What’s a home-cooked meal without an equally palate-pleasing bottle of wine to pair with it—or vice versa? Some dishes just seem to taste even more delicious when they’re accompanied by the right vino, but finding the perfect bottle to complement your meal isn’t always easy. Not only do you have to think about the weight and richness of the food, but you also have to consider the pungency and flavor profile of the individual ingredients. Fortunately, we’ve rounded up a handful of no-brainer combinations that allow both the dish you cooked and the wine you’re pouring alongside it to shine. That way, next time you’re dining at home—whether solo or with company—you can focus on enjoying the fruits of your labor rather than stressing over what meals to pair with wine.
So if you’re not sure what to cook up that will go with that bottle of wine you have, we have the easiest guide for you right here. From Asian and Mexican-inspired meals to classic Italian desserts, here are some tasty recipes you’ll want to whip up pronto—plus pro tips on the specific wines to sip, swirl, and savor with them. Of if you need to snag a bottle, here are the best 15 “cheap” wines you can buy.
In general, the most successful wines to pair with a Mexican feast are refreshingly crisp and acidic. While Sauvignon Blanc is a fine choice for this chipotle shrimp quesadilla, we suggest an Albariño—and not just because this varietal typically hails from Spain, but also because its refreshingly citrusy flavor profile will nicely offset the heat from the peppers.
Get our recipe for Chipotle Shrimp Quesadilla.
This tuna burger with wasabi mayo has a kick in every bite, thanks to the horseradish-laden condiment its slathered with. Off-dry riesling is a no-brainer with not only spicy cuisine but also Asian cuisine in general as well—in part because of its ripe acidity and subtle sweetness, which helps to carry the flavors of the dish.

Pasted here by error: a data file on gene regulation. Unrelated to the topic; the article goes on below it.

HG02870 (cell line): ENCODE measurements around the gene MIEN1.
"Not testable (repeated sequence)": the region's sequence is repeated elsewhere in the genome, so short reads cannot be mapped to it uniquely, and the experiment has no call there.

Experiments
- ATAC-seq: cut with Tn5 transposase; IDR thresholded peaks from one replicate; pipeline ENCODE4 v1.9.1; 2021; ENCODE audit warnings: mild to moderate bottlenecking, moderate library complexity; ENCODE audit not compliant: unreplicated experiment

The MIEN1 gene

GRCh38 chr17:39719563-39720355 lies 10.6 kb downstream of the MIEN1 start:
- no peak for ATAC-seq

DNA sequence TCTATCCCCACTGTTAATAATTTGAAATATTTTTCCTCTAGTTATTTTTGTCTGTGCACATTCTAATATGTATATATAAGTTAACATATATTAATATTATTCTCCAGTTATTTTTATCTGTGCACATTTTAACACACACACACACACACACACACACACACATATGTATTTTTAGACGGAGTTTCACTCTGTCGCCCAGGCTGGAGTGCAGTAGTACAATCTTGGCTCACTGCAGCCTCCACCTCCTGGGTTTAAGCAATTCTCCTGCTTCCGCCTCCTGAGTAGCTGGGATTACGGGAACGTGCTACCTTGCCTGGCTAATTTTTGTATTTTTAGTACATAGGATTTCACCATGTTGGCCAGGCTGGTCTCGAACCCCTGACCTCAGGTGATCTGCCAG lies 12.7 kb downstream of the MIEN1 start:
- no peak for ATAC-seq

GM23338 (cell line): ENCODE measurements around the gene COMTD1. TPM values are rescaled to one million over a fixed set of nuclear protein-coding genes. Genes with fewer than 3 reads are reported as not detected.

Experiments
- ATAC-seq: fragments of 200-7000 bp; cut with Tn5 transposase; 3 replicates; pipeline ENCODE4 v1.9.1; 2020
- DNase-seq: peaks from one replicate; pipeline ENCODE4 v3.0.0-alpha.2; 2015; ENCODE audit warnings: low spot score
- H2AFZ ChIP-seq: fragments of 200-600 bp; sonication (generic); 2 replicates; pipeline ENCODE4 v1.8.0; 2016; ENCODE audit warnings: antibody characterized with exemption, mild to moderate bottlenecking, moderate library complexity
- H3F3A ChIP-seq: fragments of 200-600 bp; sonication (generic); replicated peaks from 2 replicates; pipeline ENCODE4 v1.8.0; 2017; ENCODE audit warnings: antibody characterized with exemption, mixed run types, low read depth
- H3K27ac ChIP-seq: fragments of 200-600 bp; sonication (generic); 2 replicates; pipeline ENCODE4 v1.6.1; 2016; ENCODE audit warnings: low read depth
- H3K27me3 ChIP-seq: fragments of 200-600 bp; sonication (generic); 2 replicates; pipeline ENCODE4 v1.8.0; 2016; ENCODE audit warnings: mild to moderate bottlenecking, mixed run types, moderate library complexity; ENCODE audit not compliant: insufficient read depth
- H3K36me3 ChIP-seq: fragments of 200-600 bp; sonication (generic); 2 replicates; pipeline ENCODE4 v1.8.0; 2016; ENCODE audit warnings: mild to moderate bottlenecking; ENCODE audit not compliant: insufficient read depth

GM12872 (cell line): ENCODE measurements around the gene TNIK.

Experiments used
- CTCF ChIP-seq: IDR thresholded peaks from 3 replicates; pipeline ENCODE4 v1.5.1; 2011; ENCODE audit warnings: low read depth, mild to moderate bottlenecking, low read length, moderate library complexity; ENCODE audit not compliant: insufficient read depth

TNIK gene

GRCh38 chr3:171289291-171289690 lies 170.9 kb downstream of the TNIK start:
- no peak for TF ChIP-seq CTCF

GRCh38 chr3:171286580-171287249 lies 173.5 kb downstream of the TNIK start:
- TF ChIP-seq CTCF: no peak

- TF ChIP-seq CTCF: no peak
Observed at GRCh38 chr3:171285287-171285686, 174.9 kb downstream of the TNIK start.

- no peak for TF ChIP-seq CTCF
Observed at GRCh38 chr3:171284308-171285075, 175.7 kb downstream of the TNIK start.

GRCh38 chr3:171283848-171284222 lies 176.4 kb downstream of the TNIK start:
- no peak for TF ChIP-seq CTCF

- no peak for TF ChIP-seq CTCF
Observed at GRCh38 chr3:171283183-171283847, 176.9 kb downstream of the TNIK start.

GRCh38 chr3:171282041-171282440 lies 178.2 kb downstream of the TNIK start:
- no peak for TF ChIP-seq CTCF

Get our recipe for Tuna Burgers with Wasabi Mayo.
You might be surprised at just how versatile chicken under a brick is when it comes to wine pairings—this simple Italian dish is well complemented by whites and lighter reds alike. One thing’s for certain, though: You can’t go wrong with a full-flavored California chardonnay, which is a classic match for poultry. Consider choosing one that’s unoaked or lightly oaked, since oaky versions are better suited to rich, creamy chicken recipes.
Get our recipe for Chicken Under a Brick.
This grilled caesar salad is the kind of meal you’ll crave on a hot summer’s night—and it calls for a wine that’s equally light and refreshing. Try a New Zealand sauvignon blanc, as its pungent herbal notes are a nice accompaniment to vegetables and herbs, and its dry, light body won’t overwhelm the delicate flavors of the delicate romaine. If you can find it, Arneis—a nutty white from Italy’s well-respected Piedmont wine region—is also an excellent complement to parmesan cheese and tangy dressings.
Get our recipe for Grilled Caesar Salad.
The key with pairing wine and chocolate is to consider the level of sugar and dairy fat—what goes nicely with milk or white chocolate simply wouldn’t work for a darker, semi-sweet version. This decadent molten chocolate cake, which incorporates bittersweet chocolate, calls for a dry Cab—its fruit-forward flavors enhance the richness of the dessert without overpowering it. If your sweet tooth is especially strong, you can also pair this cake with a dessert wine, like vintage or tawny port.
Get our recipe for Molten Chocolate Cake.
Salty, sour, and spicy all at once, this Thai chicken curry demands a wine that can stand up to its powerhouse of flavors, which include lemongrass, garlic, and chiles. Your best bet is to go for a low-alcohol, medium-bodied white like German riesling, which not only enhances the exotic flavors in this recipe but also stands up well to the pungent ginger and rich coconut milk in the curry sauce.